BERLIN (Reuters) – German industry’s voluntary halt in previously authorised arms shipments to Saudi Arabia after the killing of a journalist at the Saudi consulate in Turkey is slated to last until mid-January, industry sources said on Friday.
It was not immediately clear whether the halt in deliveries would be extended again or whether the companies would insist that the German government formally revoke the licenses then.
German firms are not eligible for compensation for lost revenue unless the government has taken that step, according to one industry source.
“The companies have agreed to halt deliveries for now, but the situation may change if Saudi Arabia begins to demand damages for delayed deliveries,” the source said.
Germany last week banned 18 Saudis suspected of involvement in the killing of Jamal Khashoggi from much of Europe on Monday and expanded a halt in arms sales to the kingdom.
It had already suspended the approval of future export licences to Saudi Arabia but on Nov. 19 said it had also worked with industry to stop shipments of arms sales already approved.
No specific timetable was given at the time, but industry sources said an agreement had been struck to revisit the issue in early to mid-January.
A spokesman for the economy ministry declined to comment on the timetable or the value of the goods held up.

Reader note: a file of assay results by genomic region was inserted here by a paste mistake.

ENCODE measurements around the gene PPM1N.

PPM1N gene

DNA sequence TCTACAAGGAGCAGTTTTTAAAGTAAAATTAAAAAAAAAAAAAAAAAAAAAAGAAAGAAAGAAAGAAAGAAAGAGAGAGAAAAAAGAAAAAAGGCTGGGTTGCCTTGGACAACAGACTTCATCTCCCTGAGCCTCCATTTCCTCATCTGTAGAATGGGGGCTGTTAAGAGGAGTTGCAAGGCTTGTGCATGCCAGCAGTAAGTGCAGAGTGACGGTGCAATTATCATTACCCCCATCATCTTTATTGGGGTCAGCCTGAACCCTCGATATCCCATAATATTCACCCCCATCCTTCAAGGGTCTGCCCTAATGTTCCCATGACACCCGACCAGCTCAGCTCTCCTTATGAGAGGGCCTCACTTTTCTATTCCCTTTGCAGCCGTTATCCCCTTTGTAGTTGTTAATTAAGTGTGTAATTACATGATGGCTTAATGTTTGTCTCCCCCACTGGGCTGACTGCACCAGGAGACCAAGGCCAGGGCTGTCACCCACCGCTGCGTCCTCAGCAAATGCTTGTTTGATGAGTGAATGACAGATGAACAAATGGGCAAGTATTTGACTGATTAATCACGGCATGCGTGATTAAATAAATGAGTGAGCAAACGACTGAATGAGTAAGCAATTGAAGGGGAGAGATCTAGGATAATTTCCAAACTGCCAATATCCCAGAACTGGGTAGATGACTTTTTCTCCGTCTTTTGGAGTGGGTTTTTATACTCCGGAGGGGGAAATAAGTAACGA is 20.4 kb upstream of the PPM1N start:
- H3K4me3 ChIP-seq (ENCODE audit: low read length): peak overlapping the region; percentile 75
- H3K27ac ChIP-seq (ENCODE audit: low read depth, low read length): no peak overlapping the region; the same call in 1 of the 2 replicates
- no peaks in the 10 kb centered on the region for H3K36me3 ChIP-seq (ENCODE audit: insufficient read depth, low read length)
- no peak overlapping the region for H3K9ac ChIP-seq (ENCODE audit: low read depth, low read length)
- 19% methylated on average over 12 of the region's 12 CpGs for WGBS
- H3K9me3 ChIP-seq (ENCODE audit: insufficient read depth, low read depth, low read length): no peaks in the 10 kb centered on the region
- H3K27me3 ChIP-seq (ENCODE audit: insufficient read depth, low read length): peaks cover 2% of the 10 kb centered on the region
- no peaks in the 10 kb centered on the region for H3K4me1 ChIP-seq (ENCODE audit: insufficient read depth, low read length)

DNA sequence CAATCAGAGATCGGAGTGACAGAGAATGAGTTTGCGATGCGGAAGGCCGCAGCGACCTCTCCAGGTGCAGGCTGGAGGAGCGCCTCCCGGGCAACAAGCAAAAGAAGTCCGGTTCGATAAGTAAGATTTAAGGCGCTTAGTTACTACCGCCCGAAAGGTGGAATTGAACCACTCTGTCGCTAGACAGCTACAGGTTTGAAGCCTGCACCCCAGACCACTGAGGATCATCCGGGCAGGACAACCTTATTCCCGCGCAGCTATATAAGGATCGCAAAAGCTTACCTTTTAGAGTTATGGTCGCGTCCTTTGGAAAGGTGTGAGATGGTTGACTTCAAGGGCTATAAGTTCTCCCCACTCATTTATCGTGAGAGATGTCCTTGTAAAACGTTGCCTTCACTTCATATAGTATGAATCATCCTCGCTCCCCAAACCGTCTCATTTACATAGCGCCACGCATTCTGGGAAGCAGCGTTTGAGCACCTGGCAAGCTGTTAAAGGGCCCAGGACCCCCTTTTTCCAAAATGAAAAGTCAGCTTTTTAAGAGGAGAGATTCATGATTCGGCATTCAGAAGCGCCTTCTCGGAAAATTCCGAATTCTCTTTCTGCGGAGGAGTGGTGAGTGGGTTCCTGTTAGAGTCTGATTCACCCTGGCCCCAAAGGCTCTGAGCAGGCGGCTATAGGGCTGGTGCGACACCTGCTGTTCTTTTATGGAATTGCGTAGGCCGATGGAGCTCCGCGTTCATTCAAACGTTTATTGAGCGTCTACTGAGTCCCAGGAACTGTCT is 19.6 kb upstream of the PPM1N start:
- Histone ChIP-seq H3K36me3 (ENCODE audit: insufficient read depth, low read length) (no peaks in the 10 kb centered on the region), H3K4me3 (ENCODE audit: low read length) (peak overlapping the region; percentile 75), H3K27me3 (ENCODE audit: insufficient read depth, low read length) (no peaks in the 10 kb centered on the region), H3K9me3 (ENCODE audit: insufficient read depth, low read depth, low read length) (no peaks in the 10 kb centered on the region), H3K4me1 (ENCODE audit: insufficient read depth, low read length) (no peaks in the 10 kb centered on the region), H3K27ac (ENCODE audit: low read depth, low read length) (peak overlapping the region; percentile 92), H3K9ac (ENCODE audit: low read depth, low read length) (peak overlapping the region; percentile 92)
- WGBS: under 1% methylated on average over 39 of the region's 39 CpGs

The halt mainly affects a number of patrol boats being built for Saudi Arabia by privately held Luerrsen, which may jeopardise 300 jobs at a shipyard in the northeastern state of Mecklenburg-Vorpommern, and four Cobra radar systems to be built by a consortium that includes France’s Thales, Airbus and Lockheed Martin of the United States.
Der Spiegel magazine reported on Friday that the goods were valued at around 2.5 billion euros.
It remains unclear how the freeze will impact multinational programmes such as the Eurofighter, built by a consortium of firms in Britain, Germany, Italy and Spain.
BAE Systems, which led the Eurofighter campaign to win a 10 billion pound contract from Saudi Arabia for 48 new Eurofighter Typhoon jets, is still finalising that deal after signing a memorandum of understanding in March.
About a third of their components would come from Germany.
(Reporting by Andrea Shalal and Sabine Siebold; Editing by Hugh Lawson)